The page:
Wednesday, May 20, 2015

Thought Balloons, 5(ish) Years Later – MK Stangeland Jr.

If there’s one thing that great writers have in common – the true greats we think of when we think of great storytellers – it’s that they write. Certainly, there are great stories where their author put one out and did something else with the rest of their life, but the people we think of as the truly great writers? They didn’t stop at one and done then coast off that lone success the rest of their life. They kept going.

It probably shouldn’t be a wonder that so often, the greats will die with a story half-finished that someone else has to try to piece together so folks have a chance to enjoy it in some capacity.

I certainly don’t want to compare myself to one of the greats. Frankly, when I’m honest with myself I admit that I’m lazy and easily distracted. If I spent as much time actually doing real writing work as I do playing video games or making posts on message boards for whatever reason or otherwise wasting my time with frivolous things, I could probably have at least half a dozen books written by now. Who knows, maybe a couple of them would have even been published.

And while it may seem strange as a guy who’s been around Thought Balloons(!) for four and half years or so and been a full member since just after the one-year anniversary, Comics are not, in fact, my sole leading writing passion. I enjoy writing for other formats just as much – the important thing is that it’s a medium that lets me tell a story.

So ultimately, what does Thought Balloons mean for me that I’ve stuck around and popped out a script each week?

Thing is, that’s exactly it. After all, what does the big header at the top of every single page of Thought Balloons say? “THOUGHT BALLOONS. One page of script a week. Every week brings a new character – Ed”. What is the second rule of Thought Balloons? “We pick one comic character per week and we each write a one page script with that character in it.”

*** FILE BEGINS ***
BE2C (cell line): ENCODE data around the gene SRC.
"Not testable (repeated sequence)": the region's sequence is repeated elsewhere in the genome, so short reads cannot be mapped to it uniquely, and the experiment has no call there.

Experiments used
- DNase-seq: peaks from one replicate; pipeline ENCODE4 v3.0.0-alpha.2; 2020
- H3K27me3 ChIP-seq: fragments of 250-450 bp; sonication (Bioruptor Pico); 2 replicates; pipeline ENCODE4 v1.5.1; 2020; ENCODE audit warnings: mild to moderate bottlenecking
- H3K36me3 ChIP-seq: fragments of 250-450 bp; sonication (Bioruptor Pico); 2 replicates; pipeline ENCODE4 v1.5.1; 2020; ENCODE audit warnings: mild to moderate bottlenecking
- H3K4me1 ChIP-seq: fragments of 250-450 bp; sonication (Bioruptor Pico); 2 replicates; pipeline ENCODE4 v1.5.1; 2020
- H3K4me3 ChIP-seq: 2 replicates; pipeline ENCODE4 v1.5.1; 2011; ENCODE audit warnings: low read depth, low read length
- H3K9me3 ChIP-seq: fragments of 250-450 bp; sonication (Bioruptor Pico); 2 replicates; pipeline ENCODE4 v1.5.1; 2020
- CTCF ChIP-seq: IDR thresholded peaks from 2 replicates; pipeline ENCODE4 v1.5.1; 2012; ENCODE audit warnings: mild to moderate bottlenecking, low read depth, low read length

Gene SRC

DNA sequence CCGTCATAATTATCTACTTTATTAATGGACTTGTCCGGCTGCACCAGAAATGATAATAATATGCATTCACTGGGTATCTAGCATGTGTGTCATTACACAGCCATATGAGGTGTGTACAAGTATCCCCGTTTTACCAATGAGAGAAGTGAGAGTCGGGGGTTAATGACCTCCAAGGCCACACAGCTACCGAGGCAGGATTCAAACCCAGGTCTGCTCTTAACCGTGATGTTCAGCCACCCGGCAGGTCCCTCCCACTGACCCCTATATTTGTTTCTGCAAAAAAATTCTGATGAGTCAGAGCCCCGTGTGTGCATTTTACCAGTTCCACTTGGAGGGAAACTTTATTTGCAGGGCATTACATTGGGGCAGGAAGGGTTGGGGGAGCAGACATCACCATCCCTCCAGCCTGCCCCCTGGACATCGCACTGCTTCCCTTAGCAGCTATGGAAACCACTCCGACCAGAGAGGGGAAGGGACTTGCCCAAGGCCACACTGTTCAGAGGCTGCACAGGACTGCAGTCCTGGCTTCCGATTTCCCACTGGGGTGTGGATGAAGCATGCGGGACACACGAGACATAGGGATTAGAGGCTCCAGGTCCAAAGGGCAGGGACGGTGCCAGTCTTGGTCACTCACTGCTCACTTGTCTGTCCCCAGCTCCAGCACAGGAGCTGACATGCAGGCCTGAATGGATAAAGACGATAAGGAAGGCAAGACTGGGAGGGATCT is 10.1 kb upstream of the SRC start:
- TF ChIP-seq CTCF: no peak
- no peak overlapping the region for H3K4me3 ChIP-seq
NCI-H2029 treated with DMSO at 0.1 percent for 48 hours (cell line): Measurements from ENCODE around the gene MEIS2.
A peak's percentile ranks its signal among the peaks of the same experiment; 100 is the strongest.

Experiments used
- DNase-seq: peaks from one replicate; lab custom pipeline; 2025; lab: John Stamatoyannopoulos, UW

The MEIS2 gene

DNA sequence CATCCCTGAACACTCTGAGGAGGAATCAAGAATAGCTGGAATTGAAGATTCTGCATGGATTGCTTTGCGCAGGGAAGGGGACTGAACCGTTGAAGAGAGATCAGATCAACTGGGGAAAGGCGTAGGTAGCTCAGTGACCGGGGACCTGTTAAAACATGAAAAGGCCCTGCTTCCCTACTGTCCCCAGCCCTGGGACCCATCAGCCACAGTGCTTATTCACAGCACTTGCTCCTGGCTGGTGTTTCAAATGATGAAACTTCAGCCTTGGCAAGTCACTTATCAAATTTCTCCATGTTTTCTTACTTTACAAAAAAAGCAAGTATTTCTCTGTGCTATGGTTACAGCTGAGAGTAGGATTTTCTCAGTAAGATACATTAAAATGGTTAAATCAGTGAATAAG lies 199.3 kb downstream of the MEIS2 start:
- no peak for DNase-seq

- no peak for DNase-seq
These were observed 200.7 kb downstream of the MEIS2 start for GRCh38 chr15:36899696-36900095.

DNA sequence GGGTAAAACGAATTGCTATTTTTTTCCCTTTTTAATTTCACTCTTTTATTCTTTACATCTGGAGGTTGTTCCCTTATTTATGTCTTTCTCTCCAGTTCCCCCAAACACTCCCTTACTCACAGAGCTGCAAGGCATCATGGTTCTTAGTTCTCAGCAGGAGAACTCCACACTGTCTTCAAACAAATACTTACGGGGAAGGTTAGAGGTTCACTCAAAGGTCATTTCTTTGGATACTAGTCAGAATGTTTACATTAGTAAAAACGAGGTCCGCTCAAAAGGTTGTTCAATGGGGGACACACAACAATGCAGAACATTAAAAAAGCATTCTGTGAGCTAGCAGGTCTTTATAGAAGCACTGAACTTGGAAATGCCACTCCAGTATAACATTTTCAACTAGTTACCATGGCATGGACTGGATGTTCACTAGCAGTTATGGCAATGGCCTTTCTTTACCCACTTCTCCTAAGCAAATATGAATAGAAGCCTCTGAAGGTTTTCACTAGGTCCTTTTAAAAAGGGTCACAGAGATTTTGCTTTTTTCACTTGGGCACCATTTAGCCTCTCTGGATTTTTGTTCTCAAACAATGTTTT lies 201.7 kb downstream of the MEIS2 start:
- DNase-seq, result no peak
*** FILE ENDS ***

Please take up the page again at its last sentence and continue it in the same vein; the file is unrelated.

Life does not come with its own deadlines – unless someone else assigns them to you, be it for work or other obligations, you have to set them for yourself. And this is something I have discovered I am terrible at. When I’ve committed to something and given a set deadline by someone else, I have a far easier time getting it done than if I can honestly finish it ‘whenever’. Which means that by committing to Thought Balloons and sticking around, it means that I am committed to getting a script together every week. Ideally while creating something that has some measure of quality to it. If I can’t commit to actually getting a single one-page script written every week, no only does it put into question why I stick around Thought Balloons, it would also force me to seriously question whether I’m really a writer at all.

And that is ultimately what Thought Balloons means to me – it’s a commitment I’ve made for myself, with the help of everyone else who keeps trucking along, to actually get something written every week. Perhaps even more than improving my actual writing skills, Thought Balloons forces me to keep my writing muscles from growing stale, with each week and each new character requiring I put my thinking cap on and figure out a script to go with them. Even in weeks where I don’t actually get anything written that’s intended to be something I hope to get paid for some day, I at least have my Thought Balloons script for the week.

I wouldn’t doubt it’s something that I can credit for the fact that I’ve actually succeeded in keeping my webcomic going rather than giving up on it after a couple weeks in spite of it being a dinky little unknown comic that practically nobody reads (Beat Stuff Up Man, for anyone who wants to take a look).

That’s why Thought Balloons, 5 (4?) Years Later. I’m not a great writer, I’m probably not even a good one. But at least it lets me tell myself that I am, in fact, a writer.

1 comment:

  1. I can't help but think that Thought Balloons helped us all live the life of a writer week in week out - and damn if it wasn't a blast!


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